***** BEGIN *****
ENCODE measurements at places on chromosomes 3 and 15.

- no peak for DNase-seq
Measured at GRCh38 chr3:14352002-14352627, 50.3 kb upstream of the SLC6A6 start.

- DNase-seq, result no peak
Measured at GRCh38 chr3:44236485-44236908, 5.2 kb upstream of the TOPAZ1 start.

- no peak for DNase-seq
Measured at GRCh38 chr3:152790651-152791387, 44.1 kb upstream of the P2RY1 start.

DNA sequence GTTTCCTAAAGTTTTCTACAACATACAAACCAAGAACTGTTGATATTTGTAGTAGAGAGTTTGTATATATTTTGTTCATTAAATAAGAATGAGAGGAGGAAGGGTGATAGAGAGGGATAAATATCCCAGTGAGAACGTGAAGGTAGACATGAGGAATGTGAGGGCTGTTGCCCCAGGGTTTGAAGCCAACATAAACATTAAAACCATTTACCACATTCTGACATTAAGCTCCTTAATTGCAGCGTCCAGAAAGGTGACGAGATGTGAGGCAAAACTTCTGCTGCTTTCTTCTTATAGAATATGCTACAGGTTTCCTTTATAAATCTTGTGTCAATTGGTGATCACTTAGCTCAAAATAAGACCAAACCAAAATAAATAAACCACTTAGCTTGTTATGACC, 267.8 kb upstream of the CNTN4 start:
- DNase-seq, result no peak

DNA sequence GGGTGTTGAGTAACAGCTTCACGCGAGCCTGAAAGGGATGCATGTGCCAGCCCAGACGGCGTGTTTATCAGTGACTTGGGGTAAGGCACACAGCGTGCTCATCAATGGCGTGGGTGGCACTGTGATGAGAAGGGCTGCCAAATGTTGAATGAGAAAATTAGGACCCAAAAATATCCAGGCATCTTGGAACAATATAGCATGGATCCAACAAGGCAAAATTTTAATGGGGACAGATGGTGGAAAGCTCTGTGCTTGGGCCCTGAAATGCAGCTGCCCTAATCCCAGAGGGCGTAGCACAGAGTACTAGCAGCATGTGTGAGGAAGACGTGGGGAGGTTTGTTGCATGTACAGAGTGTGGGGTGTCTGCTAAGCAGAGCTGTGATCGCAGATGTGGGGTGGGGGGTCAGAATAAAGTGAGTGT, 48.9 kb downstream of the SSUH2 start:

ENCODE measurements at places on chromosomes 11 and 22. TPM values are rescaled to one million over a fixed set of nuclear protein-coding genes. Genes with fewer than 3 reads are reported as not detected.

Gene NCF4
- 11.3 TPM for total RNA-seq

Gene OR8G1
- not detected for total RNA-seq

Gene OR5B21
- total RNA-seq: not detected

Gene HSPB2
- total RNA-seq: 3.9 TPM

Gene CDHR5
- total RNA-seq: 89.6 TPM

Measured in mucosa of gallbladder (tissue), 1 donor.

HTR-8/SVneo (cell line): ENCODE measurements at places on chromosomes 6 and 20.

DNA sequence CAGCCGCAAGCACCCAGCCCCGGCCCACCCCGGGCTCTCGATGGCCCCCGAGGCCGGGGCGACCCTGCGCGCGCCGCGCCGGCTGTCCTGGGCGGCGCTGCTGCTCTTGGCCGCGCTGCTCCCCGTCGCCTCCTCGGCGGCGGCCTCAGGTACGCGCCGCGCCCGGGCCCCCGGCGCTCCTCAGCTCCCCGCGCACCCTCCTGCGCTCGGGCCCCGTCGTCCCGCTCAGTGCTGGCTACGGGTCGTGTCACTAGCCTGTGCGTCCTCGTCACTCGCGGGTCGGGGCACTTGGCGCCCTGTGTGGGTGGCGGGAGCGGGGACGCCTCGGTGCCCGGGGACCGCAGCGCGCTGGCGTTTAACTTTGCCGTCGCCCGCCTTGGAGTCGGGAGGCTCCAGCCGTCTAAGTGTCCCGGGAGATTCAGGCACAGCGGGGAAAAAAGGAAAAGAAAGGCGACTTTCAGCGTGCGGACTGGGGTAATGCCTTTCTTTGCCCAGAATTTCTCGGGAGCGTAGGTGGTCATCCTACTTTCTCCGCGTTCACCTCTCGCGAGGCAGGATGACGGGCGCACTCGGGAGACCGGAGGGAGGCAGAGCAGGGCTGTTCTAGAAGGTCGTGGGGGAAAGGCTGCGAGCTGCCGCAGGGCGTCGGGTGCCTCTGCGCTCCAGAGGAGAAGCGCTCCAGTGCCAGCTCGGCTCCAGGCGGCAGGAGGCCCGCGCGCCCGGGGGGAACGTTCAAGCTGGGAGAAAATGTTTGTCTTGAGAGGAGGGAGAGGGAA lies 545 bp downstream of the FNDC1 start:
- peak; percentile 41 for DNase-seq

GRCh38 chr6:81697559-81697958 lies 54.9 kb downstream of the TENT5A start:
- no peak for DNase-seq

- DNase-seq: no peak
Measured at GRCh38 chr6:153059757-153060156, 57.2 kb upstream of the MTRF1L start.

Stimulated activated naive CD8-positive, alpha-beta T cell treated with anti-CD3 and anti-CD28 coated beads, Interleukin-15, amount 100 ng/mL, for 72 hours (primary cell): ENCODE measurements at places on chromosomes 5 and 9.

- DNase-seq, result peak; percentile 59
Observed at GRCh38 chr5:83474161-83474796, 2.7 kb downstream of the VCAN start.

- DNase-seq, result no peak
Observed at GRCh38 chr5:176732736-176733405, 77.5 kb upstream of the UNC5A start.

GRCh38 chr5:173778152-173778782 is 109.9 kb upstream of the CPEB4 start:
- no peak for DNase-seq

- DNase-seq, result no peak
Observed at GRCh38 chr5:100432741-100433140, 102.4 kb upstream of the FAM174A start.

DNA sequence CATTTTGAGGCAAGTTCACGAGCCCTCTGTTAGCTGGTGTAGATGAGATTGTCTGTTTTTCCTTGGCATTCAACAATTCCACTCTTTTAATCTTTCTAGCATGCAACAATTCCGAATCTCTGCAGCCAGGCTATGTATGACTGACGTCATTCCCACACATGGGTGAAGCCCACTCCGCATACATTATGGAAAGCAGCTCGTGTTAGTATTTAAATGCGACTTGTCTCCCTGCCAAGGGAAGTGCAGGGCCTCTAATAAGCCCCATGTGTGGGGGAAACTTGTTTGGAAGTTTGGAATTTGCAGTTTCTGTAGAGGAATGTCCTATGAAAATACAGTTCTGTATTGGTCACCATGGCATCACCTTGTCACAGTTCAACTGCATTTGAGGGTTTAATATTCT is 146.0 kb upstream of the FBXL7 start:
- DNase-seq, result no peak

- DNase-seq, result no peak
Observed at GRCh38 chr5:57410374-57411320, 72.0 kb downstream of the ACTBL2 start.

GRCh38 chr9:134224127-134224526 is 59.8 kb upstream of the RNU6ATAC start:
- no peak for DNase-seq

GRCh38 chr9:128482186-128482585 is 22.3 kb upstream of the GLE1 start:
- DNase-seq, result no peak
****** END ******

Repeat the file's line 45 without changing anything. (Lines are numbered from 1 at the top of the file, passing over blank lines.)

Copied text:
GRCh38 chr9:128482186-128482585 is 22.3 kb upstream of the GLE1 start: